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Thread: EM's P.S. Thread

  1. #281
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    Quote Originally Posted by JDP View Post
    But water can be tricky, it can have many things dissolved in it, even gases.
    IMO it would be much more constructive to actually perform the experiment rather than debating it online. The universe is a tricky place

    Quote Originally Posted by JDP View Post
    To me it seems like some substances undergo unusual alterations if submitted to the right procedures, while the same substances submitted to more common/vulgar procedures will not undergo said alterations.
    So are you saying that, to you, alchemy is fundamentally no different from school chemistry (same laws/principles), if only the "right" substances and procedures are employed?

  2. #282
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    Quote Originally Posted by Andro View Post
    IMO it would be much more constructive to actually perform the experiment rather than debating it online. The universe is a tricky place
    Why? People have distilled and "digested" common water in flasks many times to see "what happens". What exactly did they find that can possibly be labelled "alchemical", though? I don't see it. Boyle thought some of the water turned into "earth", but others who repeated such procedures with common water did not find any such thing (a more likely explanation is that Boyle's glass vessel was not as well-made as he thought, and the water ended up dissolving some of the alkaline components of the glass and letting some of the silica free, which Boyle misinterpreted as some of the water turning into "earth".)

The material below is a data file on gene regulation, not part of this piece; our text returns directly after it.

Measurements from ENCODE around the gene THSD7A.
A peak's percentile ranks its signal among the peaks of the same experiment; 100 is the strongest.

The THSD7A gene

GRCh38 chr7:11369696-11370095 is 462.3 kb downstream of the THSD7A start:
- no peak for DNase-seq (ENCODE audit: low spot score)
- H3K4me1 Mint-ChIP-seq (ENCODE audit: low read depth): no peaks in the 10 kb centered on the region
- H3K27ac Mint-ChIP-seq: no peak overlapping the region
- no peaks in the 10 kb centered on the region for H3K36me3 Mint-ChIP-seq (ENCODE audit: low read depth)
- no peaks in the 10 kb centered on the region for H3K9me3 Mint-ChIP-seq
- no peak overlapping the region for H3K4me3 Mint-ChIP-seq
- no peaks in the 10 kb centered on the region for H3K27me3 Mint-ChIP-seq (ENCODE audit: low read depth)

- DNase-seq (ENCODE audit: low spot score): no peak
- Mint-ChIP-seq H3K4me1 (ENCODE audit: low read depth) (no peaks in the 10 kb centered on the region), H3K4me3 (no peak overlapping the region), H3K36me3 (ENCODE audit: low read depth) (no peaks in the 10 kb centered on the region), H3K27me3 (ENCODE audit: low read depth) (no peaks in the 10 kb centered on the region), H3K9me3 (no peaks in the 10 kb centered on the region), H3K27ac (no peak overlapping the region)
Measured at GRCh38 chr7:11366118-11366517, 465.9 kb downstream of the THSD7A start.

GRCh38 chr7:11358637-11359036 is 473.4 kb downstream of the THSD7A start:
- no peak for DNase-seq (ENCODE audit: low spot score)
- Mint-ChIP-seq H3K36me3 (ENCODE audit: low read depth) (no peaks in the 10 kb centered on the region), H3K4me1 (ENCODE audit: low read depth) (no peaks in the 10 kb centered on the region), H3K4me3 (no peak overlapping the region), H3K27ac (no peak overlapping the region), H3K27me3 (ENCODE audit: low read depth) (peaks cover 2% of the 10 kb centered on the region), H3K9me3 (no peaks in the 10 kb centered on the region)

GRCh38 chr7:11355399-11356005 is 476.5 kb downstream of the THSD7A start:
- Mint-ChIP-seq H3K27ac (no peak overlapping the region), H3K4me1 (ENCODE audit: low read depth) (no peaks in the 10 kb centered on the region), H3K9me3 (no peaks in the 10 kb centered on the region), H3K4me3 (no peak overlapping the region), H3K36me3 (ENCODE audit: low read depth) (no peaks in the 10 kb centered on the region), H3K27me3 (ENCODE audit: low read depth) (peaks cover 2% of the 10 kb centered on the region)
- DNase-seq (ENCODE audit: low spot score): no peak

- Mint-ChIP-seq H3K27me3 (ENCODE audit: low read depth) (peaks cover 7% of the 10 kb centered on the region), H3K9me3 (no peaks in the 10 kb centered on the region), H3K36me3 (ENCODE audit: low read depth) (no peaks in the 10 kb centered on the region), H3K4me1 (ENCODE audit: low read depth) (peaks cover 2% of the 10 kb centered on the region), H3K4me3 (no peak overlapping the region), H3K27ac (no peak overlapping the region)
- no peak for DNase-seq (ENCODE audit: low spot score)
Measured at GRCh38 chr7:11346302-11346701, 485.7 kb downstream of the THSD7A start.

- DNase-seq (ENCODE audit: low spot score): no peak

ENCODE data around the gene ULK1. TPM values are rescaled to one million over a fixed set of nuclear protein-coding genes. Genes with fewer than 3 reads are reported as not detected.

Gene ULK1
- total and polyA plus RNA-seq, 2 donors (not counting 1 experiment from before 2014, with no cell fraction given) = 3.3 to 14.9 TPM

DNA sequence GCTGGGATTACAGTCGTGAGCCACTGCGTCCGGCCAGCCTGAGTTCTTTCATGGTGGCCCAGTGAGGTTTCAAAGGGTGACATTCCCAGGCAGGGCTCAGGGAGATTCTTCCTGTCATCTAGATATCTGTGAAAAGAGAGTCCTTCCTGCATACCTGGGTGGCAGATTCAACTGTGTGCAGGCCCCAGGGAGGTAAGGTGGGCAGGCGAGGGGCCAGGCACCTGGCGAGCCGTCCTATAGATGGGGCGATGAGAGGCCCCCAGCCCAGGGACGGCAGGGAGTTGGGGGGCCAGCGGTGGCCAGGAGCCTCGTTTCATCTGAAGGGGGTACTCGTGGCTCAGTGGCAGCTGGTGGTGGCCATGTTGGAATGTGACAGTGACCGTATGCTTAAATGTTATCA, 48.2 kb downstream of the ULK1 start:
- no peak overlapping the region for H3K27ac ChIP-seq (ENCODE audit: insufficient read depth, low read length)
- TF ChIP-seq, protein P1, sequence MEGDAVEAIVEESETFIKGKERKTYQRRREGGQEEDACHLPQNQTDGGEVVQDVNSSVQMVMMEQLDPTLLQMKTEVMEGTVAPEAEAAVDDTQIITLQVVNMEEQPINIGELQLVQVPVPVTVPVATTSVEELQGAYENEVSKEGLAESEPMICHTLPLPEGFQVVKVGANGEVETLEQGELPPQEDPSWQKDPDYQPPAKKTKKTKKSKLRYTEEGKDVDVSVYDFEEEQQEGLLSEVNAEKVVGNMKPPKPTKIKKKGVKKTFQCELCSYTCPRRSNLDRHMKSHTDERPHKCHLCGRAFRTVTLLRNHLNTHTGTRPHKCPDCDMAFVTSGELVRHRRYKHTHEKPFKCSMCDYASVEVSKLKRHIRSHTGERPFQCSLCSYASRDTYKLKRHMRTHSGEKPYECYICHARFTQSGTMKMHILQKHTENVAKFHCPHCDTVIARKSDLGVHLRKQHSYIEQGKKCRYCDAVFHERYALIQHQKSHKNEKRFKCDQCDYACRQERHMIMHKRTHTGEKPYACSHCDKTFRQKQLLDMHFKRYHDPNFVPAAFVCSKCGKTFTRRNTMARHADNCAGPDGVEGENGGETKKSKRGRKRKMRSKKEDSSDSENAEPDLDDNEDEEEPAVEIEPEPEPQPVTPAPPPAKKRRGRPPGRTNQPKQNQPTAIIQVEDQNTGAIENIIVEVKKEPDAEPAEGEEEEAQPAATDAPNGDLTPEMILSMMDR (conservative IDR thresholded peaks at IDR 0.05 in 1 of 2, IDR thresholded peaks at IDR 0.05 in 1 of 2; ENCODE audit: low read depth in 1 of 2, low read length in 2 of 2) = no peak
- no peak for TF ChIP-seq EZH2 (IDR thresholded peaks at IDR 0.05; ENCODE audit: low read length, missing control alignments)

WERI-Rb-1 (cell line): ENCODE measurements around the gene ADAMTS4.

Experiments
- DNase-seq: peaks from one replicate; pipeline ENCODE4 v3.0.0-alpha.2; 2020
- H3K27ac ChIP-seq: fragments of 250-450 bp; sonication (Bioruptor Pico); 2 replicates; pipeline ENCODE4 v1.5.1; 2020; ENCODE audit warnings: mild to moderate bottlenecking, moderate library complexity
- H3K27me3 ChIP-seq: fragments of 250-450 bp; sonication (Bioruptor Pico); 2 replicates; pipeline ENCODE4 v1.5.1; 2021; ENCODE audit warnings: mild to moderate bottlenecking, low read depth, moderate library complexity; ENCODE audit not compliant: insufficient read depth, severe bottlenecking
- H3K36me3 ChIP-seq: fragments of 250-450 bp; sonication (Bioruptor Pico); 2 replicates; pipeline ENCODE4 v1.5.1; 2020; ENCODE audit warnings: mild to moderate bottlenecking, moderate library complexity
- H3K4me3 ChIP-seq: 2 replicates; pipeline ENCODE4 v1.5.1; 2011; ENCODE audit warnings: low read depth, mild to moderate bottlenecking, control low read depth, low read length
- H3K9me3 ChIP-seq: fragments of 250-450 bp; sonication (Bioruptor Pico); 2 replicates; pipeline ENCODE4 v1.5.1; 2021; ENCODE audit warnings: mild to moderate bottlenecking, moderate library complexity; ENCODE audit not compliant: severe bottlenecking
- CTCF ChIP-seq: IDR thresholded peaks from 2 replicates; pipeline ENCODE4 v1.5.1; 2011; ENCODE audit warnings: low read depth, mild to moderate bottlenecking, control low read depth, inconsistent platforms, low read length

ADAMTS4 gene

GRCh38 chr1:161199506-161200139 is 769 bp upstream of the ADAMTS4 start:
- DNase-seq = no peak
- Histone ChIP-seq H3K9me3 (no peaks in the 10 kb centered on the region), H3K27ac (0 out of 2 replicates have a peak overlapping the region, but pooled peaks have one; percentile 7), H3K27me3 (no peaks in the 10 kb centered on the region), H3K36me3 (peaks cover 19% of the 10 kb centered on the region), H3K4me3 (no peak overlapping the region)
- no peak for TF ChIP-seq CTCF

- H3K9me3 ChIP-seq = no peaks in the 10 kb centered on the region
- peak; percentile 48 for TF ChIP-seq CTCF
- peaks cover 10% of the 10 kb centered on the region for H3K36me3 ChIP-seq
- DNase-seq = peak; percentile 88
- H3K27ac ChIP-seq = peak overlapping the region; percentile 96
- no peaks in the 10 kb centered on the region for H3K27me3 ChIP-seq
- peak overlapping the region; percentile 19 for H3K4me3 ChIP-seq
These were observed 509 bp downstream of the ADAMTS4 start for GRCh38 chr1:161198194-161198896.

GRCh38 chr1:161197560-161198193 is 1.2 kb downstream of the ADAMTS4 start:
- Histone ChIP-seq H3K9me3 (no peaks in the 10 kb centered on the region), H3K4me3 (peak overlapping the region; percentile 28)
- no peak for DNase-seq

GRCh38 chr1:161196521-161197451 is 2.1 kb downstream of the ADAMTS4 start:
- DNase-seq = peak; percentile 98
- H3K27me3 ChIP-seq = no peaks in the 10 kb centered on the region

So are you saying that, to you, alchemy is fundamentally no different from school chemistry (same laws/principles),
    How could that be? If that was the case, chemists would have reached similar conclusions as those of the alchemists or the chymists and would accept transmutation. The only thing they all have in common is that they tinker with the behavior of substances in contact with each other. That's where the similarities begin and end.

    if only the "right" substances and procedures are employed?
    But hitting on the right substances and procedures is what makes the difference between these disciplines. What else do you realistically expected the difference would be? A "Divine Gift"? A "universal something"? Really? If that is so, then why the constant preoccupation by all alchemists (even the most explicit, clear and generous ones) with trying to not too clearly reveal the substances used in making the Stone? If the "Divine Gift" is the cause, then no such constant preoccupation should be expected. Let "God" allow the "chosen ones" to succeed while all others trying to follow the EXACT SAME PROCESSES ON THE EXACT SAME SUBSTANCES would inexplicably keep on failing. Not only would this strange fact reveal the reality of alchemy to the world, but, even more importantly, it would prove also the reality of some "supernatural" Will or Intelligence controlling the universe. And if the cause is this "universal something" found everywhere, then the preoccupation with not revealing what substances to use would be quite pointless too, as pretty much anything should work one way or another. And I know what your counterargument will be here, namely: "but some substances work better than others", but then you would be largely agreeing with me that the correct materials are very important for this difference between alchemy & chemistry. The difference is that I attribute this "correctness" to the substances themselves, their properties and how they react with one another to generate the alchemical byproducts, while you attribute it to this "universal thing" that supposedly preexists in the substances, and not to the substances themselves. But I ask you again: how can you prove that this "something" preexists in those substances? What possible "test" can you perform to know this? I can easily prove to you if any given substance contains, say, iron, or lead, or gold, in it. There's whole batteries of "tests" (both chemical and physical) that can show this. But how can you possibly prove the existence of this ill-defined "universal something" that they supposedly already contain??? It sounds like ONE BIG ASSUMPTION without anything tangible to back it up.

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